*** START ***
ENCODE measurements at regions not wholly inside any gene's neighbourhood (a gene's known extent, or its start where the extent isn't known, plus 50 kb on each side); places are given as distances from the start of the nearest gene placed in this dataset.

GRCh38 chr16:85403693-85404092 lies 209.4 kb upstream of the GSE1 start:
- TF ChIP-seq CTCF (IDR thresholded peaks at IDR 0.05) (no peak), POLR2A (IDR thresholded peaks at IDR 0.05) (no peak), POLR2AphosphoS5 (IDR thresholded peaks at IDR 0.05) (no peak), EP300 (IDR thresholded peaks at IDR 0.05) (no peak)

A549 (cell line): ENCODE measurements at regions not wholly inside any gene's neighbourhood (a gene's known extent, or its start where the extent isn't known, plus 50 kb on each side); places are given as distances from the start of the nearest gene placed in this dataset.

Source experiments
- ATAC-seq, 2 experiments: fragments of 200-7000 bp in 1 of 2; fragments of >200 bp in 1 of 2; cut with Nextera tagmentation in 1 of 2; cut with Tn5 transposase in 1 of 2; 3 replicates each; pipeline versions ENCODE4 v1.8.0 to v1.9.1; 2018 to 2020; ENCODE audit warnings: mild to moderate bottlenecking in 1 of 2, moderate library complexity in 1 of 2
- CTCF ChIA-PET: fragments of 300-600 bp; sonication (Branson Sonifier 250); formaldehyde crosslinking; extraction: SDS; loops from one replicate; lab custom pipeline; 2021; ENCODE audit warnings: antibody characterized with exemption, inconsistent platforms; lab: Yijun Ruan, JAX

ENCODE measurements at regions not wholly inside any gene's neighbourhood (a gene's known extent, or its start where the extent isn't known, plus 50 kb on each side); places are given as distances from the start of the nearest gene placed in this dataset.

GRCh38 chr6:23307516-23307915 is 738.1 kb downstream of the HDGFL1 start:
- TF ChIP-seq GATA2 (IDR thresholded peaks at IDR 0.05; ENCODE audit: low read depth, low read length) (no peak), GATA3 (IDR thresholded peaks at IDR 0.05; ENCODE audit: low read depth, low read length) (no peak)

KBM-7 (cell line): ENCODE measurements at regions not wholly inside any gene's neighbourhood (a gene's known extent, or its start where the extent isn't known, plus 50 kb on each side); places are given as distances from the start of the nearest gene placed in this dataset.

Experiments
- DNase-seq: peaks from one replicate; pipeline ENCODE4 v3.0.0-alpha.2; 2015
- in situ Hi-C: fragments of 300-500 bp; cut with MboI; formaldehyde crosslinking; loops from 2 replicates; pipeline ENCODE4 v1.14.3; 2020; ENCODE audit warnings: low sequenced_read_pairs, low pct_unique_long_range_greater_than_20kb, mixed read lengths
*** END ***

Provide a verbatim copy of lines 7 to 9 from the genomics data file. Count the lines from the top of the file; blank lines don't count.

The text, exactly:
- CTCF ChIA-PET: fragments of 300-600 bp; sonication (Branson Sonifier 250); formaldehyde crosslinking; extraction: SDS; loops from one replicate; lab custom pipeline; 2021; ENCODE audit warnings: antibody characterized with exemption, inconsistent platforms; lab: Yijun Ruan, JAX

ENCODE measurements at regions not wholly inside any gene's neighbourhood (a gene's known extent, or its start where the extent isn't known, plus 50 kb on each side); places are given as distances from the start of the nearest gene placed in this dataset.

GRCh38 chr6:23307516-23307915 is 738.1 kb downstream of the HDGFL1 start: